Dedicated by Ephraim Sobol in loving memory of his father, Shlomo Mordechai ben Yaakov a”h
And G-d saw all that He had done and behold it was very good… (Breishis 1:31)
What was so very good about the creation? Up until this point everything had received the seal of “good” and now suddenly the report is “very good”. One approach that makes “very good” sense is that the totality of creation adds up to more than the sum of its parts. Individually, each ingredient was deemed good. The synergy of all the pieces functioning harmoniously weave together a tapestry entitled “very good”.
That’s all very nice and reasonable but the Midrash has a different and surprising take. “Very good: This refers to death!” The introduction of death takes this beautiful picture and somehow makes it “very good”. Is this some macabre attempt at humor?
There is a topic that I am woefully unqualified to speak about and that is the subject of Gilgulim. The Zohar and the Arizal confirm repeatedly the reality of what the world calls reincarnation. Yes, it may well be that “we have all been here before”. One may be spooked or comforted to know that life has a do-over option just in case something is done in a less than perfect way.
A fine fellow, who had taken a mystical path, was alarmed to hear that a great Rabbi whose tapes he had grown to appreciate for their depth and practicality dismissed the notion of Gilgulim. When questioned in a public forum he said that the Talmud does not discuss it and neither does he! This fellow was crushed He told me that he thought that everyone held that there is such a phenomenon as reincarnation.
I consoled and told him that the Rabbi had not rejected the idea entirely. He had merely indicated that the Talmud doesn’t talk about it. Why doesn’t the Talmud talk about it? I offered the following analogy: A bride and groom stand beneath the wedding canopy in the presence of hundreds of invited guests. The officiating Rabbi approaches the microphone to speak.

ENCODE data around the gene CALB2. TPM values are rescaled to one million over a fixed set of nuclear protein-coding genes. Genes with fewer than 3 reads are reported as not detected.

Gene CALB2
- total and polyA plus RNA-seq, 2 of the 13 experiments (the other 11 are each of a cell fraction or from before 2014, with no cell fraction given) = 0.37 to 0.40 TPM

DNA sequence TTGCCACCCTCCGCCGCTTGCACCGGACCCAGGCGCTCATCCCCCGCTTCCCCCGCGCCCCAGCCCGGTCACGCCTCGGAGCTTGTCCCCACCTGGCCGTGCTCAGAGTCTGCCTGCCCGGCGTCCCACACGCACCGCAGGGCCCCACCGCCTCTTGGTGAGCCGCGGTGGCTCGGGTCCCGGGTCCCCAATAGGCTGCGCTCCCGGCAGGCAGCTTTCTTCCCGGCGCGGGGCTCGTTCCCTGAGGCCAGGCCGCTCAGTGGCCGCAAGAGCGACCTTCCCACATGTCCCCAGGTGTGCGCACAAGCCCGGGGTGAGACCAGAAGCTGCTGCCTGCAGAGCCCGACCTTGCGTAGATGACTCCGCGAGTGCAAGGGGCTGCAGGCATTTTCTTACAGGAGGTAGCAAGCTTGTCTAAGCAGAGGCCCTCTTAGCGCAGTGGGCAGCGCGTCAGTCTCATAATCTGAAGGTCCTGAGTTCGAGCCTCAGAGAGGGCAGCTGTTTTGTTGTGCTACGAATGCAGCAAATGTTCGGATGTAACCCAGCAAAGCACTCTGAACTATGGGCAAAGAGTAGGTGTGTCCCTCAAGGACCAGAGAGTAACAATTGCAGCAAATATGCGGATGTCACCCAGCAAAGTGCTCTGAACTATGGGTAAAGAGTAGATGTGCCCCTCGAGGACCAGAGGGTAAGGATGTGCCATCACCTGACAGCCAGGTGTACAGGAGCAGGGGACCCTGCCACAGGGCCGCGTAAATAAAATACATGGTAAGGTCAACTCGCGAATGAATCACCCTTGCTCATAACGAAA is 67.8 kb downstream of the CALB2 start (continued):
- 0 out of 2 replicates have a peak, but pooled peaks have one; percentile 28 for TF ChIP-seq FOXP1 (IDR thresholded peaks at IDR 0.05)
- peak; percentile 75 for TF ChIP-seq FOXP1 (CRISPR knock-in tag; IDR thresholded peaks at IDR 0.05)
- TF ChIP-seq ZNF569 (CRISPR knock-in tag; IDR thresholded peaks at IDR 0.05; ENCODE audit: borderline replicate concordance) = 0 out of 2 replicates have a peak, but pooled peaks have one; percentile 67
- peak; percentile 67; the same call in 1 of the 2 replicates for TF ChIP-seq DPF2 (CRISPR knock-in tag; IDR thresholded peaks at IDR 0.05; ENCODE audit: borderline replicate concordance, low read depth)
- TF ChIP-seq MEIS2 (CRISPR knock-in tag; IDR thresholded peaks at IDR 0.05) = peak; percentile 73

He begins customarily by reflecting on the special ness of the occasion they are about to participate in but then he informs the bride and groom in front of the assembled masses that they are not to worry if for any reason this relationship does not work out, then there is always divorce and remarriage and again as many times as is necessary to get it right. I imagine that before he even finishes his sentence the microphone would be yanked from him and he would be forced off the stage by the hissing crowd. No one with any tact or intelligence would dare whisper aloud such a thing at that prescient moment.
The Talmud is very practical. It speaks to us the way we imagine the Rabbi would and should as we stand under the Chupah, offering advice and counsel on how to make this life work. Relying on the Gilgul-option may induce laziness, and is not a pleasant option, no more than divorce or being left behind in school. Once a soul has tasted the ultimate sweetness of eternal life only a competing pain could force it to assume whatever form once again down here.
Victor Frankel, the father of Logotherapy and Author of Man’s Search for Meaning writes the following: “”So live as if you were living already for the second time and as if you had acted the first time as wrongly as you are about to act now!” It seems to me that there is nothing that would stimulate a man’s sense of responsibleness more than this maxim, which invites him to imagine first that the present is past and second that the past may yet be changed and amended. Such a precept confronts him with life’s finiteness as well as the finality of what he makes out both his life and himself.”
Driven by a finite clock a casual warm up session is suddenly intensified. As the minutes and seconds wind down and the sound of that time piece pounds ever louder the urgency increases. One is made to realize how “very good” and precious life is. It forces one to scramble for guidance on how to make better use of and to appreciate this time. Text Copyright © 2006 by Rabbi Label Lam and Torah.org.